Tue, 26 Jun 2018
BREXIT is not going well – that was the overriding feeling revealed by a survey carried out in Newbury town centre last weekend.
Local political group West Berkshire Stronger Together (WBST) took to Northbrook Street on Saturday to gauge how people felt Brexit was developing.
The group carried out the survey to mark the second anniversary of the UK’s referendum to leave the European Union.
Using two ‘Brexitometers’, passer-bys were asked to vote on a number of issues that were highlighted during the referendum and those that continue to dominate government debate.
Newbury shoppers voted by placing coloured stickers on a board.
More than 400 people participated in the study, in which more than 2,400 votes were cast on the various issues dominating Britain’s break-up with the European union.
It found that local people’s greatest concern – in the simplest of terms – was that Brexit was not going well, with 365 votes (91 per cent of those cast) saying so.
Some 80 per cent of those polled did not believe that Brexit would be good for jobs or the NHS, in spite of a promise during the referendum of an extra £350m a week for the NHS in a Brexit Britain.
And a massive 93 per cent of those surveyed did not want to see current standards on the environment, animal welfare, workers rights or consumer protections compromised in order to secure trade deals.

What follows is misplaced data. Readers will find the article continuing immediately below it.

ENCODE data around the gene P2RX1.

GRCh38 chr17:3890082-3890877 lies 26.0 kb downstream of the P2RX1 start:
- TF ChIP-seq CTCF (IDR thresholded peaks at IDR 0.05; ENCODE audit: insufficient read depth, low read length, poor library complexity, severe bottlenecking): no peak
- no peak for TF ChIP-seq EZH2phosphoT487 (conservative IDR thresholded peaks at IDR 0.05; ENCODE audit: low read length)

Most also held the view that the British public should be allowed to vote on the final deal, with 70 per cent of those surveyed supporting the idea.
Co-ordinator of WBST Peter Norman said: “While we do not pretend this is a scientific poll, what struck me was how many people engaged with the process, at times queuing up to have a chance to have their say.
“Newbury shoppers from all political parties and from both sides of the Brexit argument took part, engendering lively debates between participants as well as the organisers of the poll.”
Mr Norman continued: “I very much hope that our MP, Richard Benyon, will take note of these findings and start listening to his constituents, as opposed to following the dictates of his party.
“This is especially important as he considers some key parliamentary motions including whether people should get a vote on the final deal.”
WBST was set up in the wake of the referendum by a group of people who wanted to continue to campaign for Britain to stay within the EU.